Why doesn’t Bear have a Facebook page?

Recently I’ve found myself having a lot of conversations with people about why Mr Happy and I deleted our facebook accounts. And each time, I wish to myself that I had already posted this explanation, so I could just share it with the person I’m talking to.

I wrote this post two years ago to answer a question that was being asked frequently. But then my health took a nosedive, and I didn’t have the energy or brain power to blog anymore. So this post just hunkered down in my drafts folder. Every time I’ve considered posting it I’ve thought, “No, it’s been too long since my last post. That’s a weird post to start back with. I’ll just wait until I’m a bit better. Then I can write a few other posts and this one can be shared after those”. 

But it’s been two years, and that “bit better” hasn’t happened yet.
So I’m sharing it now, and then retreating back into hibernation.
Hopefully ‘winter’ will be over soon, and I can get back to regular blogging.

Missing you all,
xx S.

Why doesn’t Bear have a Facebook page?

It’s annoying, I know! Facebook is an awesome way to keep up to date with your favourite pages. They make it really easy to ‘like’ a post, comment on it, or share with friends and family. Bear would love to have a Facebook page, because more people would find our blog, learn about dysautonomia, and interact with us!facebook-140903_1920

But, in 2015, after Facebook yet again set our personal details to public without us realising, Bear did some research into Facebook’s Terms and Conditions, and Data Policy. We didn’t like what we found.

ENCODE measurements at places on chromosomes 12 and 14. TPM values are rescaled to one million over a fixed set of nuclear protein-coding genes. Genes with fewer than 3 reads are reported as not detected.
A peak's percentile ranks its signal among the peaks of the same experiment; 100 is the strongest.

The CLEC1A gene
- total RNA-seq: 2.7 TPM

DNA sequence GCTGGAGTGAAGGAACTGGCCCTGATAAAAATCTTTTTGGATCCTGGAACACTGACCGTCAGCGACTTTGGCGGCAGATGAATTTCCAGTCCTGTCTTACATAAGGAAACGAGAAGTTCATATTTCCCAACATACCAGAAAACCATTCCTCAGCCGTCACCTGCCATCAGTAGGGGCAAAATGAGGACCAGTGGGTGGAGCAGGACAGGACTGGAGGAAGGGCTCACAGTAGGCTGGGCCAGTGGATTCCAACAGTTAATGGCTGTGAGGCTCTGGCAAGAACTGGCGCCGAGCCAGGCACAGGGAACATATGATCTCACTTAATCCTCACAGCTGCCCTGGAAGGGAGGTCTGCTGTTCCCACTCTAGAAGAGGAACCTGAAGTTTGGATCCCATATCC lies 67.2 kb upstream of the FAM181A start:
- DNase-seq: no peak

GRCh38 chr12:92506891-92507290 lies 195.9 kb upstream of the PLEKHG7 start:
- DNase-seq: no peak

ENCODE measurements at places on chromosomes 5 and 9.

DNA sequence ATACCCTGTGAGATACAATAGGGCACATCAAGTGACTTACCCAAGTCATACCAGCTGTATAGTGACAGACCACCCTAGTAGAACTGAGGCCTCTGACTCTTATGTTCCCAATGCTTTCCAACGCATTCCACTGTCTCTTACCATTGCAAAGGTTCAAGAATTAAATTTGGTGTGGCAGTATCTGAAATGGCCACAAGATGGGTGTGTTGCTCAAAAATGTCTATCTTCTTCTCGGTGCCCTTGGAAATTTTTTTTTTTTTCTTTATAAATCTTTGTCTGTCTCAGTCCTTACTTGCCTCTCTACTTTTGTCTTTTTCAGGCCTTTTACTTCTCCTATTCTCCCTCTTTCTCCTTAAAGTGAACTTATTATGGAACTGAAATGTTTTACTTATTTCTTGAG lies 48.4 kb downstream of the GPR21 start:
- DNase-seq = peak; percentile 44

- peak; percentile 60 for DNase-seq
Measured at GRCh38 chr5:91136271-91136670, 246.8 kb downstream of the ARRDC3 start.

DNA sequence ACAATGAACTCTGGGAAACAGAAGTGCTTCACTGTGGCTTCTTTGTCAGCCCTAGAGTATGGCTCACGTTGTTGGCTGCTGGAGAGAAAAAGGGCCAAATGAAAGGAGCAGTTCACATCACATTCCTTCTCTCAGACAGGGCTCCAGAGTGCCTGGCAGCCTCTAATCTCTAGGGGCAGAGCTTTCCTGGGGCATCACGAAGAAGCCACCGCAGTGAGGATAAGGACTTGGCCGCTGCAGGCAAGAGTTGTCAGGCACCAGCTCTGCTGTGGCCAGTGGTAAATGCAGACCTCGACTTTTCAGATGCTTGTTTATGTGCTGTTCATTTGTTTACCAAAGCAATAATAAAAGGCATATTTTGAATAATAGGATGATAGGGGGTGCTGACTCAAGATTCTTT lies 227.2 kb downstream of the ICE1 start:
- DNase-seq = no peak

We didn’t like how Facebook handles our privacy. We found that Facebook can change their privacy policy whenever they like, notifying us only via the Site Governance Page 1 (did you even know that was a thing?!) and that our using Facebook constituted agreement to those changes. That resulted in us often ‘agreeing’ to policies we weren’t even aware had changed, which (to our horror) sometimes meant our personal information had been left exposed.

We didn’t like that Facebook was telling our friends and family that we recommended or liked things we hadn’t even seen! 2

We didn’t like that Facebook reads our private messages, and the content of the links that they contain.

We didn’t like that Facebook collects information about our devices and location. 3
(e.g. device identifier, specific geographical location, mobile number, IP address)


We didn’t like that Facebook stalks us all over the web.
Did you know that anywhere on the web you see a Facebook ‘like’ button or Facebook login option, Facebook has tracked you there and is collecting information about you, even if you don’t use either of them? 4
(Thankfully, you can install a free blocker to stop this from happening. Bonus: it will also stop those annoying Google ads. Yes, I did look at compression stockings yesterday. Does that mean I now want to see an ad for compression stockings on every page of the internet I visit? No.)

We didn’t like what Facebook does with all the information they collect about us.
Facebook collects your name, profile picture, current city, gender, networks, complete list of friends, and complete list of connections (list of pages that you are a “fan” of, hometown, education, work, activities, Facebook likes and interests), and your likes and recommendations from non-Facebook pages around the web, as well as information they’ve inferred about you, and then they disclose it to their business partners, and sell it to advertisers.5

*      *      *

I don’t have anything to hide from Facebook, or the businesses they are selling my information to; I haven’t been taking pretend ‘sick’ days from work, or visiting illicit websites. Nor am I involved in illegal activities like pirating music or taking banned drugs. I’m not secretly pregnant and worried about it being exposed to my friends and family.